Getting Beyond Passwords

Most of us that work with SQL Server likely use either the Windows authentication or a user name and password when connecting to an instance in SSMS or ADS. It’s how we’ve operated for years, and likely will for some time to come. If you connect to Azure cloud resources, perhaps you use some multi-factor authentication (MFA), but that’s a minority of us.

If this article is a picture of the real world, far too few people are using authentication beyond passwords for many services. While plenty are using fingerprints, patterns, or face recognition on a mobile device, that’s usually the extent to which they actually go beyond a password. I’ve actually started to see people using PINs on laptops instead of a password, which feels like a step backward.

Recently I saw someone suggest MFA for SQL Server. I would hope that we would get not only more complex authentication for the platform, perhaps even two-person authentication. but I’m not holding out hope. I think the integration with AD is likely to require more steps than most administrators want to take. For now, I expect that any sort of on-premises SQL Server security is going to remain the same. For cloud databases, I do think that we will see other options as they become available.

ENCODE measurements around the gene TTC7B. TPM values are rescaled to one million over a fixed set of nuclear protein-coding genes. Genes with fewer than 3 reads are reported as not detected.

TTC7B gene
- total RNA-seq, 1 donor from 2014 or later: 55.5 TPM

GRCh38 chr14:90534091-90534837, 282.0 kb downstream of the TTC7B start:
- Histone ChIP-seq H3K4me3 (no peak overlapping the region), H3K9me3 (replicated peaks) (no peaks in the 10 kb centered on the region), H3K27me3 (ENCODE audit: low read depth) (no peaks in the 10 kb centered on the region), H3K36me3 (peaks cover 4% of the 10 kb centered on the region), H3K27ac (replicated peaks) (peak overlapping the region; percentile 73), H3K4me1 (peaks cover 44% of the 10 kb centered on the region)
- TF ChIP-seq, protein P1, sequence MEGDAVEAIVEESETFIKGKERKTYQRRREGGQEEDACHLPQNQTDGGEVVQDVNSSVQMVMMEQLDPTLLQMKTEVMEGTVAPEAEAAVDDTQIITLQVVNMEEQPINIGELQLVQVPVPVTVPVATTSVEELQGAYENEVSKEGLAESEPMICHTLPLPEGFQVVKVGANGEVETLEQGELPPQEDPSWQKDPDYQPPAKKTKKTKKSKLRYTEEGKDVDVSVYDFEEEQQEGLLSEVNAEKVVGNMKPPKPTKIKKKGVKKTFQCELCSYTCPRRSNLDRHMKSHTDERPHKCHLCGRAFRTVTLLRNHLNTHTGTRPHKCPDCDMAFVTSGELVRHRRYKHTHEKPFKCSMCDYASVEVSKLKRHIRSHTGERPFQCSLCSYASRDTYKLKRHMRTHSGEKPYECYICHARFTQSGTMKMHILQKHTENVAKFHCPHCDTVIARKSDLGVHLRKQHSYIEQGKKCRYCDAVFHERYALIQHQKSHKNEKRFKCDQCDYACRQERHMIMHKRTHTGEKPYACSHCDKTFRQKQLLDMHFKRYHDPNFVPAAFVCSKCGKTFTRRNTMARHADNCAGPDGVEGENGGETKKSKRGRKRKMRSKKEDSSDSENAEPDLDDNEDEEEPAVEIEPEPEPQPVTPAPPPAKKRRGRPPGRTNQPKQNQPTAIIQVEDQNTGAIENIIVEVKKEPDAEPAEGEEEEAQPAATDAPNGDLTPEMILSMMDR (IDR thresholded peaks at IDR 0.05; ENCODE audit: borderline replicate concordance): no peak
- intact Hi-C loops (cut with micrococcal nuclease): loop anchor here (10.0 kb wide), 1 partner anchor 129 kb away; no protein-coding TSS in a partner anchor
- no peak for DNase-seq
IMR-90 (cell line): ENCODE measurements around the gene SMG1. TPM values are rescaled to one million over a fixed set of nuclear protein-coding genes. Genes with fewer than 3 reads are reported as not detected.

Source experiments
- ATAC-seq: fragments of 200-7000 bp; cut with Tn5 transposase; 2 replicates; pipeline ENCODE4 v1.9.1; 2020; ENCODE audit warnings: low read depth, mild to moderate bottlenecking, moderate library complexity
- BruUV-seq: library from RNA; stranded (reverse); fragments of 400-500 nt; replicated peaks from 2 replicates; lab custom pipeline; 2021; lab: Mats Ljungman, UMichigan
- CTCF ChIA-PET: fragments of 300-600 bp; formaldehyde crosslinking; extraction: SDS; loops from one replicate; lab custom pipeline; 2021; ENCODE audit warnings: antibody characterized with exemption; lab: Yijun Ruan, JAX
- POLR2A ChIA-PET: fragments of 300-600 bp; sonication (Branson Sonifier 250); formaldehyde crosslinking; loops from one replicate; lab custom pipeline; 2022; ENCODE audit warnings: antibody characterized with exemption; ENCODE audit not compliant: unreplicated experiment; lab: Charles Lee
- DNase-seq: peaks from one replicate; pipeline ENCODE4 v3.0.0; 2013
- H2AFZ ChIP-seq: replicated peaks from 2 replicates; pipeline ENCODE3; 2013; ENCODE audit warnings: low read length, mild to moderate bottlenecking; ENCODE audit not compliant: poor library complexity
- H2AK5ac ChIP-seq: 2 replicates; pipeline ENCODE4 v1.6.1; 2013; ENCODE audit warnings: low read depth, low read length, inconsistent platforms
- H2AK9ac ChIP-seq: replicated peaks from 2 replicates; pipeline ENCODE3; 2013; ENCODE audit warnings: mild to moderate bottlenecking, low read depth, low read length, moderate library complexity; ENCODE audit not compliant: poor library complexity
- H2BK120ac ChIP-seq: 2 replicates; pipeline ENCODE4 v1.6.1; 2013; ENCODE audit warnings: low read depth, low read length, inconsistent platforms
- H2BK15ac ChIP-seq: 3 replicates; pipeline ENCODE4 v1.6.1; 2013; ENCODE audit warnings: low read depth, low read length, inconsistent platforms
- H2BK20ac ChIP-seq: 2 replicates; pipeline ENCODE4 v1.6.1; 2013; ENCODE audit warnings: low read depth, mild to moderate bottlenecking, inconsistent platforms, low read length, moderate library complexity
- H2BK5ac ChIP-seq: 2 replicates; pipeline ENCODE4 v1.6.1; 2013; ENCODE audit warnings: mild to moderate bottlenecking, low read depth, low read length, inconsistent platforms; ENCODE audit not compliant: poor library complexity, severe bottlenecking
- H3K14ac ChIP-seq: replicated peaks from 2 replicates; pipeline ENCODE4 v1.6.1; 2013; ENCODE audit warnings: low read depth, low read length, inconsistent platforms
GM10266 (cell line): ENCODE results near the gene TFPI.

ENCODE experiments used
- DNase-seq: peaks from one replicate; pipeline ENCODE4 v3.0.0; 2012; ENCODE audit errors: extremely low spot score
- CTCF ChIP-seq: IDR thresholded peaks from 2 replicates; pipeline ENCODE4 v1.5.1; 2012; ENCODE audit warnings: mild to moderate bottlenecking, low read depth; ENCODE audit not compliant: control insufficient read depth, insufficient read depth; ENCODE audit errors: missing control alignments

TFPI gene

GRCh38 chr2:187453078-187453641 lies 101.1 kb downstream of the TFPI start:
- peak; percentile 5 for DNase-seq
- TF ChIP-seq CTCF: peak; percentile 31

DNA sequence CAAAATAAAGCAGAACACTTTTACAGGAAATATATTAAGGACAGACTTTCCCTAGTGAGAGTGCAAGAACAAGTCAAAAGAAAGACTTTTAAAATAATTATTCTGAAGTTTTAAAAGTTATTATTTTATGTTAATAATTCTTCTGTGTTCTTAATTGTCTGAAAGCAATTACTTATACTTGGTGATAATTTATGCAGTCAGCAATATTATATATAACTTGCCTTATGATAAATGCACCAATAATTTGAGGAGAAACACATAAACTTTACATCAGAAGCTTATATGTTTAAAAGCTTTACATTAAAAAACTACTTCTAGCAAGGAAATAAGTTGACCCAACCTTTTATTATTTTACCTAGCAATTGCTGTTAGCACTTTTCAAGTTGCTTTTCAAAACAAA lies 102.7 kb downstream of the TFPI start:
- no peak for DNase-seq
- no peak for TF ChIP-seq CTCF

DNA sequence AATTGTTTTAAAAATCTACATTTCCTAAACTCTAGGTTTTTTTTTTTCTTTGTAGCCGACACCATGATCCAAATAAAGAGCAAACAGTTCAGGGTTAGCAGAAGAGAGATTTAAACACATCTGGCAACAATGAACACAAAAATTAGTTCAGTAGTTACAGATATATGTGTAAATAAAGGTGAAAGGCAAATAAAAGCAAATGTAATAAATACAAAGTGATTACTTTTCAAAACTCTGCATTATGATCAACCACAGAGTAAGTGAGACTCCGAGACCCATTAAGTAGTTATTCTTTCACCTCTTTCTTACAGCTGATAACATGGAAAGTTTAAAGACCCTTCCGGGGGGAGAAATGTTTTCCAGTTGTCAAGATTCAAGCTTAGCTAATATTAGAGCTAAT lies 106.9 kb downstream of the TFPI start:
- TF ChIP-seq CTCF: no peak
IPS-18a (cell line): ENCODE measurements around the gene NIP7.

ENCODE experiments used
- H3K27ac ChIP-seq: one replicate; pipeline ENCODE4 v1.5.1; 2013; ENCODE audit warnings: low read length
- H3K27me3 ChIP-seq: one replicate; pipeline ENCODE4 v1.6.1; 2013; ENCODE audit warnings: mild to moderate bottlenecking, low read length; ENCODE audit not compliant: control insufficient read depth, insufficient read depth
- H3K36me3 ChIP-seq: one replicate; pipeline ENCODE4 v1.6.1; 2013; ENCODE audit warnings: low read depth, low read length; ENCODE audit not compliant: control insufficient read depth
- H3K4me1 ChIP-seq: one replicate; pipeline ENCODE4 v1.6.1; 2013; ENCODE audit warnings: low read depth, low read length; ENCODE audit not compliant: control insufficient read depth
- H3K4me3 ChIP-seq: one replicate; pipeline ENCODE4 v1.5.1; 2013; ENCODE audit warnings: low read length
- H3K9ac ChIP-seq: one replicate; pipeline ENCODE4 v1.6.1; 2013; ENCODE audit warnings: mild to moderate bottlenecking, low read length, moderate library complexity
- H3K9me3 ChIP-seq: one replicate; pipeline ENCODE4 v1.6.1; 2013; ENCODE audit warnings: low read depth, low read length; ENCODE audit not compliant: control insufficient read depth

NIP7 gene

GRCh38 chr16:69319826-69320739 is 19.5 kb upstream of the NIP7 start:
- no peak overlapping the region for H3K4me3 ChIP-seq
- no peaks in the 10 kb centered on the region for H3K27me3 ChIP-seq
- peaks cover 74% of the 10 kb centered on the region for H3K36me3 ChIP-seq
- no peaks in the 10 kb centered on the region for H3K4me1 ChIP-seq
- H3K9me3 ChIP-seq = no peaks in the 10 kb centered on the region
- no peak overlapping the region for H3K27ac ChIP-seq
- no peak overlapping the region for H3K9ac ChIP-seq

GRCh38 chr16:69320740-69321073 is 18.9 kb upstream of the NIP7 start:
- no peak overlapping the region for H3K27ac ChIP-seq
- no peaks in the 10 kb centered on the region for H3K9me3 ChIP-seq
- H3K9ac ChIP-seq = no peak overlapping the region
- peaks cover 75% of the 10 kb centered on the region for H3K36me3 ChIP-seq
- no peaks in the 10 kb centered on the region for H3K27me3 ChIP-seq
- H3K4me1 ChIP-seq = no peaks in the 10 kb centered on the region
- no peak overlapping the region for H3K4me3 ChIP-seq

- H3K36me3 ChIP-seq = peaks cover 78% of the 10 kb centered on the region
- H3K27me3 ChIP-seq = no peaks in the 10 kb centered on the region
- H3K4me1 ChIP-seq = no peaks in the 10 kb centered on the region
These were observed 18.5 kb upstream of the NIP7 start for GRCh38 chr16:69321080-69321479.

I personally don’t think we’ll ever get beyond all passwords. There are just too many situations where someone might not have a smart device they can access. Too many unlinked services and organizations that might not want to authenticate to GitHub, Google, Facebook, or any other large service. I certainly can’t see email moving beyond passwords entirely. We might get a login with some other service, but a password will still be a last resort.

While I’ve gotten comfortable with quite a few different authentication mechanisms on a daily basis, I do think that the entire structure is still complex. While I often authenticate with some sort of MFA, it’s a mix of copy/pasting codes or pressing authorize buttons. That’s if I actually remember which service I used to authenticate to a particular service.

Ultimately, I find unlocking a safe and copy/pasting passwords to be the simplest method, and I find myself often choosing to create accounts with email and passwords. Easier than me trying to track where I might have used Google v Microsoft for authentication.

Steve Jones

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